More broadly, we do try to assess potential threats to financial stability. And in addition to looking at asset valuations, we also look at measures of credit growth, of the extent of leverage being used in the economy and in the financial sector, and the extent of maturity transformation.
And taking into account a broad range of metrics that bear on financial stability, our overall assessment at this point is that threats are moderate.
Yellen on not providing certainty to markets:
We can’t provide certainty and shouldn’t provide certainty because economic developments that will unfold are uncertain. What market participants should be doing is looking at incoming data just as we are, and forming their expectations for where policy will be going and should be going, just exactly as we will be doing by attempting to understand economic developments as they unfold.
Yellen on raising rates when risks balanced:
Certainly we could raise rates in a situation where the risks are balanced.
We want to see further improvement in the labor market. And we want to feel reasonably confident that the economy is on a trajectory where we will achieve our 2 percent inflation objective.
Yellen on Fed could raise rates at any meeting:
Every meeting that the Federal Open Market Committee has is a live meeting at which we could have a decision. Clearly if we decided for the first time to raise the federal funds rate it is something I think that would be appropriate to answer questions and explain in more detail. We have long had the capacity to call a press conference after a meeting that we would hold by teleconference, by conference call. And that’s a capacity that was used on a number of occasions by my predecessor during the financial crisis. It is something that remains a capacity we have, and would expect to use if it were necessary.
Yellen on pace of portfolio run-off:
We have not made any decision at this point about how long it will be once we begin to raise rates before we reduce or cease reinvestment. We will see how things go and the Committee will revisit that and make a decision at a later time.
We have a substantial quantity of Treasuries that will roll off our balance sheet over the next several years... Over the next two years almost $800 billion will mature ... and that’s a way in which we anticipate diminishing the size of our portfolio.
Yellen on low productivity:
I would expect it to pick up. And as you can see from the longer-run growth projections, most FOMC participants believe it will pick up above current levels.
But it means it’s something that would if it persists retard living standards and would likely retard real wage growth and improvement in living standards for ordinary households.
Yellen on FOMC leak from September 2012:
It has been reported that our Inspector General is engaged in a review at this time of this matter. And in light of that ongoing review, I’m not going to get into details. But let me just say that we welcome that review and are looking forward to its conclusions. With respect to Congress, Congressional inquiries, we have arranged to brief members of Congress who have asked about this and we’ll certainly cooperate and try to provide them the information that they seek.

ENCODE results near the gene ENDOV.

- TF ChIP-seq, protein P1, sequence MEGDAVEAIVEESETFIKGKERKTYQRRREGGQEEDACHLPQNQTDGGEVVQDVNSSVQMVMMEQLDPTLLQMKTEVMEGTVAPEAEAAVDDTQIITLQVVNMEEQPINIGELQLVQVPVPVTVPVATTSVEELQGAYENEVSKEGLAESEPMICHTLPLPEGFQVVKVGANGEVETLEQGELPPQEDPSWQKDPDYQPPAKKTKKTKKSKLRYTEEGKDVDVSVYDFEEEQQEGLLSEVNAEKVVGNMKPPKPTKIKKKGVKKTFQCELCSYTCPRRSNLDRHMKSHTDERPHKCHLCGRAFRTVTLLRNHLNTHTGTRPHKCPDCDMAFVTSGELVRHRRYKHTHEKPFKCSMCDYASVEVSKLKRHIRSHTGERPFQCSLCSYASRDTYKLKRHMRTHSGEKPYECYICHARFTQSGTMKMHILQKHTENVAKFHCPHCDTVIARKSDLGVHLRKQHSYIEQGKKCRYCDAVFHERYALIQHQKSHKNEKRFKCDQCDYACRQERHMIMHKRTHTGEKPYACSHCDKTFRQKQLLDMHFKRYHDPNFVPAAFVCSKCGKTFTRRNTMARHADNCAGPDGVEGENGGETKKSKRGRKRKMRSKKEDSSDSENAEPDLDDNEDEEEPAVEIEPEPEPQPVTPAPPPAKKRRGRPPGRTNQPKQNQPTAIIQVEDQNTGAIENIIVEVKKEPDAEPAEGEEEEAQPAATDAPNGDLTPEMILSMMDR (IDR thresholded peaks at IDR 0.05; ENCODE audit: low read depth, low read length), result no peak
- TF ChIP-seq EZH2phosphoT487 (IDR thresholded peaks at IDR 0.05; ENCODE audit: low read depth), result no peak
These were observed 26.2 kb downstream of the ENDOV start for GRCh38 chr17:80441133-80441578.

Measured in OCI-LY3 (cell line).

Yellen on transparency and governance:
We are a transparent central bank. With respect to Congressional changes that are under consideration that would politicize monetary policy by bringing Congress in to make policy judgments about, in real-time, on our monetary policy decisions: Congress itself decided in 1978 that that was a bad thing to do. That it would lead to poor economic performance... The global experience shows that giving central banks independence to make monetary policy decisions that they think are in the best interest of the country and consistent with their mandates leads to lower inflation and more stable macroeconomic outcomes.
So I feel very strongly about that....
With respect to monetary policy rules, they can be useful and I find them useful and long have as a kind of benchmark for thinking about what might be the appropriate stance of policy. But to chain a central bank to follow a simple mathematical rule that fails to take account of many things that are very important in making monetary policy, ... that would be a very foolish thing to do. And I oppose it.
With respect to proposals having to do with voting and the structure of the Fed that you mentioned, a lot of ideas have been mentioned. I would say for my part, I think the Federal Reserve works well. The system we have was put into place by Congress decades ago. I don’t think it’s a system that’s broken. So I don’t see a need for changes. But of course, it’s up to Congress to review that. (Compiled by Lucia Mutikani, Ann Saphir, Jonathan Spicer and Elvina Nawaguna; Editing by Andrea Ricci)